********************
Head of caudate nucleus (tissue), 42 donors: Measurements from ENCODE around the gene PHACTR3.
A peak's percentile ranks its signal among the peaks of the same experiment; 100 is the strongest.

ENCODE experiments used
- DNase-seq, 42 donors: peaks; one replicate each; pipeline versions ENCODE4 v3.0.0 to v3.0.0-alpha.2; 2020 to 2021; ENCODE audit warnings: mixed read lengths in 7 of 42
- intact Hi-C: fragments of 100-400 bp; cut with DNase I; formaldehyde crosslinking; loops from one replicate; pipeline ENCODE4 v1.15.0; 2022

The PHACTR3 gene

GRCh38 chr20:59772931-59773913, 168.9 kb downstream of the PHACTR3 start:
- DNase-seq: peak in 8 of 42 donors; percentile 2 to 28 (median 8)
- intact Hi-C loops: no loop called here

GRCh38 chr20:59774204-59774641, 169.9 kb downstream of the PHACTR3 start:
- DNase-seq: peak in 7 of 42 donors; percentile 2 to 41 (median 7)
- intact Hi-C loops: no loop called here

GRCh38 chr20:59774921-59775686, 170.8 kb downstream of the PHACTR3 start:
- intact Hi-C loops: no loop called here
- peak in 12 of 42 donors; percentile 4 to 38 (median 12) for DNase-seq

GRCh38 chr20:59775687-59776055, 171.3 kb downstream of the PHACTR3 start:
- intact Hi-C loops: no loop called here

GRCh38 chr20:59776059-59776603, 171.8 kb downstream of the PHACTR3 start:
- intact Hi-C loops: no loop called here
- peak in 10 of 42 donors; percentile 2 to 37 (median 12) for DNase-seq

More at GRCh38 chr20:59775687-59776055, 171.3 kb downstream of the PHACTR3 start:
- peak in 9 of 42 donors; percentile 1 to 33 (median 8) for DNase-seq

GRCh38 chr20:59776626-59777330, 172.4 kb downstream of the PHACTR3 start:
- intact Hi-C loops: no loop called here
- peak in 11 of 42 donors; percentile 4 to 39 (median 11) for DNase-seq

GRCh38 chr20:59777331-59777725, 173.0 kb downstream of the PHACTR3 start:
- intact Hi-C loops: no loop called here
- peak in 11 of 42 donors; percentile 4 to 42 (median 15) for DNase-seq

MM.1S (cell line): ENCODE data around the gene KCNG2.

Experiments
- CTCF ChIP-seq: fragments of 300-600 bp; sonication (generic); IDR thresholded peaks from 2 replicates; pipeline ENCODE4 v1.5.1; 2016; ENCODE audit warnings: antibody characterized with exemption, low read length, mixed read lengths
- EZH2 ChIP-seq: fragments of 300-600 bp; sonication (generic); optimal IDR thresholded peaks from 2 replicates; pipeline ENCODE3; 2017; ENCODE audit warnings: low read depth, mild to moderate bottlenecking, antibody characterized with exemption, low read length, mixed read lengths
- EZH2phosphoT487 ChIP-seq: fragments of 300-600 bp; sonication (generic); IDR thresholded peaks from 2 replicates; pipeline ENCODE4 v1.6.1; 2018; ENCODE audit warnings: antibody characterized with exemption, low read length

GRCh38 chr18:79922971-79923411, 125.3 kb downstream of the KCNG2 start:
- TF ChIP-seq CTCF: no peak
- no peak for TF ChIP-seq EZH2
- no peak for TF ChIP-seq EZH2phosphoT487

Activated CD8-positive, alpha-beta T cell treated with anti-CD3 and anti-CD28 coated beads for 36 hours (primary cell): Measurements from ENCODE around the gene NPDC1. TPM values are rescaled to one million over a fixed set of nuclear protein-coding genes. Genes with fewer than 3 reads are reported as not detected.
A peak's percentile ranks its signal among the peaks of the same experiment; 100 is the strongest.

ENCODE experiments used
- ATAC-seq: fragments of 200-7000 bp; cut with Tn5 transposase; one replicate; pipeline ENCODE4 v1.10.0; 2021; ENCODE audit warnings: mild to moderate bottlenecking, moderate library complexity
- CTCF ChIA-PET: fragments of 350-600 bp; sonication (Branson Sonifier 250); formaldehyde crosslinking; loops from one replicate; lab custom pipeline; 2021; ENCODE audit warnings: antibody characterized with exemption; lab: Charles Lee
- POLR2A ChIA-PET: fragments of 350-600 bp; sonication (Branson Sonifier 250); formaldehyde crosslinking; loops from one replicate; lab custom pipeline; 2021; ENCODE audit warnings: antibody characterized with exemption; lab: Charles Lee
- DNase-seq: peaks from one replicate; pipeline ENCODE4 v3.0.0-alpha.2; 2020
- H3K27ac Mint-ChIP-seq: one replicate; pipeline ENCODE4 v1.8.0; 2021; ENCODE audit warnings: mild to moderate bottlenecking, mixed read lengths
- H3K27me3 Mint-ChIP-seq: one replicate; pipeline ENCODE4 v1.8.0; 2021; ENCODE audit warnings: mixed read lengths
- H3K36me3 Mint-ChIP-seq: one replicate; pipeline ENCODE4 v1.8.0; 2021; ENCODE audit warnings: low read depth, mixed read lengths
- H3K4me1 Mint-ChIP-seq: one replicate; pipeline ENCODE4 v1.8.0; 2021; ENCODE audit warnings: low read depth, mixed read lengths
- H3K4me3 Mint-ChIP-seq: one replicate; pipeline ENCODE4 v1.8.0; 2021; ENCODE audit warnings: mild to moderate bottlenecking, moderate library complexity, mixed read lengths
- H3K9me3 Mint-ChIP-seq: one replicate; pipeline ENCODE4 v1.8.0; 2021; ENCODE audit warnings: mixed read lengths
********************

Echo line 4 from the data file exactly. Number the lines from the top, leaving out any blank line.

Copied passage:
- DNase-seq, 42 donors: peaks; one replicate each; pipeline versions ENCODE4 v3.0.0 to v3.0.0-alpha.2; 2020 to 2021; ENCODE audit warnings: mixed read lengths in 7 of 42